Recycling depots across the Yukon are being asked to stop accepting non-beverage glass for recycling as of November 30, 2019.
As of November 30th, glass jars, bottles, containers and other non-refundable glass like pickle jars will no longer be accepted at recycling facilities in Whitehorse. As a result, all recycling depots outside of Whitehorse are being asked to stop accepting this glass as well. Refundable glass beverage containers (like beer, juice and liquor bottles) will remain in the Beverage Container Regulation, and must still be accepted at all depots.
We’re asking all Yukoners to safely dispose of non-beverage glass in household waste, and focus on reducing and reusing when possible.
Residents of the Yukon hamlet of Mount Lorne can not only drop off their recycling and reusable items at the local transfer station, now they can also recharge their electric vehicle.
The Mount Lorne station is the proud new owner of the territory’s first public electric vehicle charging station, and it’s completely solar powered.
Organizers hope to make the recycling centre a model for an environmentally-friendly future of the territory.
“It’s kind of like the egg before the chicken kind of thing,” said Mike Bailie, general manager of the transfer station.
“If nobody starts the infrastructure it just delays it that much longer, but now we have half of the infrastructure we need. If every community had one of these somewhere it’s just paving the way for a whole new change for our transportation system here in the Yukon.”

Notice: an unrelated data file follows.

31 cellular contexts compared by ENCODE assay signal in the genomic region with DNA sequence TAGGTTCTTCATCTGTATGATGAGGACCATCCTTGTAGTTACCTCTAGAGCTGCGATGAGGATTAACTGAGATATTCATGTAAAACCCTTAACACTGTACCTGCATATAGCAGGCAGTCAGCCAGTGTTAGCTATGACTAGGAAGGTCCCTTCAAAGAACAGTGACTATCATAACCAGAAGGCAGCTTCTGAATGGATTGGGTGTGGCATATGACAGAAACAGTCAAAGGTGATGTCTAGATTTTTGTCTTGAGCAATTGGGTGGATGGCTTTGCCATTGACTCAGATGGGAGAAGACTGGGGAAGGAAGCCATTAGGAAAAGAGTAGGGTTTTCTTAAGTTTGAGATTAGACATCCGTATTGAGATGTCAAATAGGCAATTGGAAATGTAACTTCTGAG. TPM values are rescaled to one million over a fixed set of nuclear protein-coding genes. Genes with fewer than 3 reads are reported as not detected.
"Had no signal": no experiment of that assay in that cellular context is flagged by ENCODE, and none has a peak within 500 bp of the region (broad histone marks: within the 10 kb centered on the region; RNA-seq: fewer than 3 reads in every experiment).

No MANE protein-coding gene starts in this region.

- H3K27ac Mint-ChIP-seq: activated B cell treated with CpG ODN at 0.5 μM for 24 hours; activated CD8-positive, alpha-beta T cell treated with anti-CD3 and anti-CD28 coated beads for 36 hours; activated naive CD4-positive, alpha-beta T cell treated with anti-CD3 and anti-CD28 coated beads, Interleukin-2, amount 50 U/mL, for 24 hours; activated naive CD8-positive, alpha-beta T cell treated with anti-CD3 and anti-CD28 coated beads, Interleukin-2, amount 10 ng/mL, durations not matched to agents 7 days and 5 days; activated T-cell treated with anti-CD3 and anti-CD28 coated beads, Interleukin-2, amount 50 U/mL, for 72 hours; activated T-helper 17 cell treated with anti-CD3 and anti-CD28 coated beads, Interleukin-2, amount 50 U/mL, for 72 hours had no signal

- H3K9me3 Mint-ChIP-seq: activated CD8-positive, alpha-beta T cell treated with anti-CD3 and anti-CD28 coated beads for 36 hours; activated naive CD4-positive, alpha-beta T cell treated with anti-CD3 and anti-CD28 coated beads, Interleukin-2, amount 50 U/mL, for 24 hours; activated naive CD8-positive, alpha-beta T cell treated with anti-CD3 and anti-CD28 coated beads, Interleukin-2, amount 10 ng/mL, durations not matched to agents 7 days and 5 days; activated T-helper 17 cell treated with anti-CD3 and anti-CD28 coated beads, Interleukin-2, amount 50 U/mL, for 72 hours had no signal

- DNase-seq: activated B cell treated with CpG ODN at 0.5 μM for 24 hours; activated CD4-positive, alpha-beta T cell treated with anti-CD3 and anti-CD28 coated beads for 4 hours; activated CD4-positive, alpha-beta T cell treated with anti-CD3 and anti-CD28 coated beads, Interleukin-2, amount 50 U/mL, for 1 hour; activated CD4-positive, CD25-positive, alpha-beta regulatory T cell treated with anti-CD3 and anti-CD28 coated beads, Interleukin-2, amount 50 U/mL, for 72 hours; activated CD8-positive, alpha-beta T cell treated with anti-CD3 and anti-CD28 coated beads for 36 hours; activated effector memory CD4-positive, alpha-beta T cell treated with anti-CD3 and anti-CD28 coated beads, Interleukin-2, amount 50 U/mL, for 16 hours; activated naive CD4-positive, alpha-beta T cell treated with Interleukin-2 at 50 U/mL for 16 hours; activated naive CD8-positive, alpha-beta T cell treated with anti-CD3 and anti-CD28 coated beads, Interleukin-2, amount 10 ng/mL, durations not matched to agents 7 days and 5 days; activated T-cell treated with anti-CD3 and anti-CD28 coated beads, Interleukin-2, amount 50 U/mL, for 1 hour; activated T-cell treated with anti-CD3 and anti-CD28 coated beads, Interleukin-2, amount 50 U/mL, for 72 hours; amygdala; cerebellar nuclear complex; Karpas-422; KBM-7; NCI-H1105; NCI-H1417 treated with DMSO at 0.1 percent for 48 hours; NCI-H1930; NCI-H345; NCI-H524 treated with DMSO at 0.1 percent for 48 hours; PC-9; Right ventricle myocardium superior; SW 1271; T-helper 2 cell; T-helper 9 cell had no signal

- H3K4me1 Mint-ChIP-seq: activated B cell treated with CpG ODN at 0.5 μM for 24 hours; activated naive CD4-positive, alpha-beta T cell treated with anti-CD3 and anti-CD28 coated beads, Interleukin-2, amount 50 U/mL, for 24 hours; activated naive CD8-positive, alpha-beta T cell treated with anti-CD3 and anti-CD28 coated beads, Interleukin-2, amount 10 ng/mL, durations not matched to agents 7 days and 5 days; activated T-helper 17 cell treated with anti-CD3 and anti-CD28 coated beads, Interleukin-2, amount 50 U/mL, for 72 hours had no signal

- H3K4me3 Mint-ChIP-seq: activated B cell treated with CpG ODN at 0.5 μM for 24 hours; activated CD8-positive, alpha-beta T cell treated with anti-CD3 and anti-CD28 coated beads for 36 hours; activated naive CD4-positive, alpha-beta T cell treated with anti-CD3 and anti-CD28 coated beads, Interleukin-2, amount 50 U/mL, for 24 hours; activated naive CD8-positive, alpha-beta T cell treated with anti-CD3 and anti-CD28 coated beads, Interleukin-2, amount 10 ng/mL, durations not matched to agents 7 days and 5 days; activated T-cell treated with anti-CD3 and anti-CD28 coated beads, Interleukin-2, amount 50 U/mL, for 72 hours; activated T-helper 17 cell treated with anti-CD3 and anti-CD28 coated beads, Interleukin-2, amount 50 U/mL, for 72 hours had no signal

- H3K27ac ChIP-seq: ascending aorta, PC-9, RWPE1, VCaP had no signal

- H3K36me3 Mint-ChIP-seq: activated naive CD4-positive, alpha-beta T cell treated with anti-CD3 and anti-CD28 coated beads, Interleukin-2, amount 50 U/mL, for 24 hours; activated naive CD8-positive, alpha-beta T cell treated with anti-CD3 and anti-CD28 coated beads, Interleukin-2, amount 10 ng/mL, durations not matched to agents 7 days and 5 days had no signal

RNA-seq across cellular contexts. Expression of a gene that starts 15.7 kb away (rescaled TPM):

Even on the coldest, cloudiest days of winter, 160 solar panels on site are generating power.
Since going online in January 2017, they have produced a total of 54 megawatt hours — enough to power four and a half homes for a full year.
The panels produce almost six times more power than they use.
“That power is presently feeding back to the grid for everyone in the Yukon to benefit from,” said Al Foster, the president of the Lorne Mountain Community Association.
According to Foster, the panels produce power even with an inch of snow on them, and actually perform better in the cold, because the resistance in the wires and circuits goes down.
“In January when we had that –40 C weather out here and we had those really sunny days, these panels were producing a perfect bell curve of power during the daylight hours,” Foster said.
“A lot of people just don’t think we can produce power, but our monitoring shows we are producing power every month of the year.”
The excess energy led to the idea of installing the charging station.
The community rallied behind them. Local resident Damen Anderson offered to do the research and source the system, and he donated the time and expertise to install the charger.
The parts cost around $1,700, and were paid for by the Mount Lorne Garbage Management Society.
Owners can fully recharge their electric vehicle in about an hour.
“This one is a way for people in the community to charge here, and we could work toward putting a charger in town so that there is an ability to buy electric vehicles for use in the Yukon and in this community,” said Bailie.
Bailie said the Yukon government has been supportive so far, and he thinks Yukoners can expect a public charging station in Whitehorse within a year or two.
“The Yukon Government was instrumental in funding the solar panels that allowed all this to happen,” he said. “There’s a lot of support, but it’s a bureaucracy and it takes time.”
Bailie said people have told him they’re now thinking about buying an electric vehicle. There are currently 12 registered in the territory, according to the Motor Vehicles Office.
“Hearing that there’s a charging station, and also the vehicles that are coming out now are way more effective. They’re charging more, they’re going longer distances. It’s just … it’s just happening!”